By Dave Carr
In October and November, the New England and North West Regional Science Hub presented Woodlands Week, a series of community events in Armidale that celebrated the science of the region’s woodlands, the most common vegetation community in the New England region. Scientists, artists and the public combined to explore different aspects of woodlands: birds, nocturnal creatures, ants, plants and insects. The school community joined the fun by participating in the Far Out Science Film Festival organized by the University of New England.
The Far Out Science Film Festival presented by the University of New England kicked off a big month in community science in Armidale. On the 27th and 28th of October, UNE hosted 1025 school students from Year 5 to Year 10 on campus. They were treated to sessions of hands on science across 17 activities, delivered by 45 academics and over 20 assistants. A fabulous addition to our days was fetival guest Stuart Harris, lead character of the award winning documentary Maratus. Stuart inspired students to think big, and outside the square with where science could take them. Stuart was also in the region for an evening of citizen science, where he was guest at the Inspiring Australia-funded Community Film Night.
The event marked the regional premier of Maratus on Thursday evening, 27th of October, where free popcorn enticed almost 50 people to watch and learn about citizen science, peacock spiders, and the determination of two passionate collaborators. Questions ran for over 30 minutes, and feedback confirmed that we’ll be getting something similar back in 2017.
Among Woodland Week’s events were Secrets in the Spotlight, an event that saw community members of all ages gather at Thalgarrah Environmental Education to look at fauna ecologist Phil Spark’s amazing collection of live frogs and reptiles. Kids and adults alike were enthralled to see these cryptic creatures up close and learn about their habits and habitats. Then it was out into the woodland with head torches and spotlights to see what could be seen. A ringtail possum was spotted, then Phil called up a Boobook Owl. The group then travelled down to the river to listen to different frogs calling and to hear platypus splashing in the shallows. The highlight was a 150cm eel caught in the turtle trap. All were equally horrified and excited to see this monster wriggle across the ground back to the river.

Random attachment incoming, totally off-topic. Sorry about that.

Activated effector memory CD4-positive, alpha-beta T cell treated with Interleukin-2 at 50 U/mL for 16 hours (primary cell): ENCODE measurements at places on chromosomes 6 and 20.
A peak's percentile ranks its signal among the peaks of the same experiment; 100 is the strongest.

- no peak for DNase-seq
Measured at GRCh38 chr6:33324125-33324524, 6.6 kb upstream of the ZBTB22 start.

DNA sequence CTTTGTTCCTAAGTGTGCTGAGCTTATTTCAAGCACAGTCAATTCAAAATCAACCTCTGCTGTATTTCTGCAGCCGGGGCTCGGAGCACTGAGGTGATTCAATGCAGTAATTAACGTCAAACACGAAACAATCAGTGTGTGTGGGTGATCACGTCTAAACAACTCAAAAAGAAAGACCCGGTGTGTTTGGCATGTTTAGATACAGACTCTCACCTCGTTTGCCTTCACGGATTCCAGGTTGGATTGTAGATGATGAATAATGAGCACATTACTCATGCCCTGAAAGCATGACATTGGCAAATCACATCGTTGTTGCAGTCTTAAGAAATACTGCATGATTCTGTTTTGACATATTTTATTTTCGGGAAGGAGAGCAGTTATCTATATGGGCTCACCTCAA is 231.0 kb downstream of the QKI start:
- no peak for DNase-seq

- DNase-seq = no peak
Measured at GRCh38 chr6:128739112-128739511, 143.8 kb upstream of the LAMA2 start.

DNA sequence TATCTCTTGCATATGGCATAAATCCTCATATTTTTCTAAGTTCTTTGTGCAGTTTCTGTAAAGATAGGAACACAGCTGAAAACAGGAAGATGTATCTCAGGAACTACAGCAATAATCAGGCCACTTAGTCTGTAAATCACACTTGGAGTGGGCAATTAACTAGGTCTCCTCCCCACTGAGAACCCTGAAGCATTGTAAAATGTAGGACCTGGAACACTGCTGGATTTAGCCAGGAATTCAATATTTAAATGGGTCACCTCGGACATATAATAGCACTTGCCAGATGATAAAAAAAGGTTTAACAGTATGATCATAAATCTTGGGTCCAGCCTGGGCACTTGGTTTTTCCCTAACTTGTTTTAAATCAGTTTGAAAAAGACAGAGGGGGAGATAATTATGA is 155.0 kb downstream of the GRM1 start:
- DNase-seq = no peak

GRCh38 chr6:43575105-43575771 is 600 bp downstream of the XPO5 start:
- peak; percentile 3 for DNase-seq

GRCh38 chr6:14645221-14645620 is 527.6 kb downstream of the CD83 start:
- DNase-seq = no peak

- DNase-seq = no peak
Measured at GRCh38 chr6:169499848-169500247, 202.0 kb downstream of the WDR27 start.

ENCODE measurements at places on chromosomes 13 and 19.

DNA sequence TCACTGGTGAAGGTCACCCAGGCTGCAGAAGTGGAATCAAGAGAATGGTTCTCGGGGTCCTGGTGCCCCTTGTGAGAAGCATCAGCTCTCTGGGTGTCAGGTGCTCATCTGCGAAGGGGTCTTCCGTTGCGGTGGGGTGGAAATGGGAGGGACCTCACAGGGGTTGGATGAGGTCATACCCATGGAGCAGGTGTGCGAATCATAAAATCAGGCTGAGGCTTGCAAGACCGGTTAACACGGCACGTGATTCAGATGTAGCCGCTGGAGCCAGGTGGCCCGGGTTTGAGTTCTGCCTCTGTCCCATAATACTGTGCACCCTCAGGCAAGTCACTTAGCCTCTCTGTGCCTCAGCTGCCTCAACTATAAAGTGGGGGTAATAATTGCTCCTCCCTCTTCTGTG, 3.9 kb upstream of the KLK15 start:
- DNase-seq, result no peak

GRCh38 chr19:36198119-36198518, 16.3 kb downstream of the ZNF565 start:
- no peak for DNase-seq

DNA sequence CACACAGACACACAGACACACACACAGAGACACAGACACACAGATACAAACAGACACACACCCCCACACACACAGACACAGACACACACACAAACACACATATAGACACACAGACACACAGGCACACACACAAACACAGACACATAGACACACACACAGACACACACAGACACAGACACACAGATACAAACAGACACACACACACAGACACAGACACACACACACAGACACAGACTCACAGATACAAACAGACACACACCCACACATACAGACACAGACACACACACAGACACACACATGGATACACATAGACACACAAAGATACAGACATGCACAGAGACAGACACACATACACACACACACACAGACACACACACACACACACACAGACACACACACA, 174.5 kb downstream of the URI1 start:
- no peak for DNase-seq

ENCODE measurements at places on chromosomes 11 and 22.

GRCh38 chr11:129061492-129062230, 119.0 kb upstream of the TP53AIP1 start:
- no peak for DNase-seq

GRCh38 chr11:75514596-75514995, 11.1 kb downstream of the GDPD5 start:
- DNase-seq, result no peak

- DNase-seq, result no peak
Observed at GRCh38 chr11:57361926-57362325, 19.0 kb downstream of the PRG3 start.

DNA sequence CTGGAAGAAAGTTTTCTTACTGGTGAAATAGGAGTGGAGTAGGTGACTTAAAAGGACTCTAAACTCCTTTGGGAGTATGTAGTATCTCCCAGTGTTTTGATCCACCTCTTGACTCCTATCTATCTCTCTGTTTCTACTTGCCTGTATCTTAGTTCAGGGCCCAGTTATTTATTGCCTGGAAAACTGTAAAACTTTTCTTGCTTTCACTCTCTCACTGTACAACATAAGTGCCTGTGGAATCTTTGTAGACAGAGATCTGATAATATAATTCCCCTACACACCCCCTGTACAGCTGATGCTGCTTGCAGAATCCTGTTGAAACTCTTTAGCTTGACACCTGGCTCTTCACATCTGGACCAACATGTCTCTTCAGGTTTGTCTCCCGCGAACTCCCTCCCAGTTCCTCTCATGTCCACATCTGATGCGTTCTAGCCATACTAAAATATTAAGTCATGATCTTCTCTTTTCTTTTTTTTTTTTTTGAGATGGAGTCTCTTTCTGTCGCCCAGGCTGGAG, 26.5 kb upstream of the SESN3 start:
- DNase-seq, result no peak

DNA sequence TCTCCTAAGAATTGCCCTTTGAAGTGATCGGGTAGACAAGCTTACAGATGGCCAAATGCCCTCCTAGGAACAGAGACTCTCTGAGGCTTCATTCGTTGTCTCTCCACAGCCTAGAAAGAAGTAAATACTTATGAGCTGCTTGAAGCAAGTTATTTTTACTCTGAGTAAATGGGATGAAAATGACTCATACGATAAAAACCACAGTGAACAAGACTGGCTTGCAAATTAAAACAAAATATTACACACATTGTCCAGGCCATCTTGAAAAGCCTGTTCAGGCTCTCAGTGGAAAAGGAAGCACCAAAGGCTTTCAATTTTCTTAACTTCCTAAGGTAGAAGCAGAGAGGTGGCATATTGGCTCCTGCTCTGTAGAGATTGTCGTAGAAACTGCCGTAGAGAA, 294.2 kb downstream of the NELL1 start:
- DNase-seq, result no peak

Next morning was Breakfast with the Birds, a dawn gathering at Sunnyside State Recreation Area in the Yellow Box – Blakely’s Red Gum woodland. Participants were able to walk with local naturalist Peter Metcalfe in search of birds. Peter not only only pointed out birds as they flitted through the woodland; he also identified birds from their calls, even from a distance. Peter showed people that the diversity of birds was due to the different habitats in the area, including riparian shrubs, perennial tussock grasses and big woodland trees with hollows. The morning finished with a hearty breakfast of bacon and egg rolls and coffee.
Also on the program was an ever popular Ant Blitz presented as part of the Armidale Tree Group’s Open Day. This citizen science activity led by the dynamic ant biologist Dr Kirsti Abbott saw teams of people exploring of the woodland on the lookout for ants. Following on from a previous Ant Blitz held in National Science Week in 2014, blitzers set food traps and explored a range of habitats in this urban White Gum Woodland. Once again, different species used different parts of the habitat in the woodland. Kirsti’s posse of amateur entomologists followed her throughout the day as she revealed the importance of these overlooked but ubiquitous creatures.
Other activities included a session on Illustrating Insects Illustrating Insects at the New England Regional Art Museum who hosted artist Jan Clark. Jan she led a three-hour workshop for 20 keen junior entomologists. The kids looked at a range of insects and used the inspiration to create drawings of them, or their parts. Art opens up new powers of observation and so has much in common with science, as was evident in this workshop.
There was a Wildflower Walk led by Peter Metcalfe from Armidale Tree Group, during which a group of enthusiasts wandered through parts of Imbota Nature Reserve, one of the Armidale area’s best preserved woodlands. Pete pointed out the many plants that make up this patch of Yellow Box- Blakely’s Red Gum Woodland, as well as some of the birds that depend on the woodland as their habitat. Kate Boyd, the Armidale Tree Group’s leading bush regenerator also ran activities for Woodlands Week including two bush regeneration sessions in Armidale’s urban woodlands around the town lookout. She showed people how long term monitoring of these sites is used to make management decisions leading to healthier woodlands.
As well as direct participants in the events, Woodlands Week communicated the science of woodlands through conventional and social media. Lots of people followed stories in the lead up to the events, then watched the events unfold live. Woodlands Week reminded everyone who participated that the ‘bush’ we see around us in and around town has some pretty special characteristics. The events and discussion showed the interactions between plants and animals and highlighted the science that is used to reveal these interactions. They also revealed the link between management, ecosystem health and ecosystem services. Once again, Inspiring Australia has supported great events delivered by the New England and North West Regional Science Hub in our region that help people appreciate the science behind their local environment. We look forward to our 2017 program.
Dave Carr works Stringybark Ecological and is a member of the New England and North West Regional Science Hub. With support from Inspiring Australia, the group plan to continue its diverse science outreach efforts throughout 2017.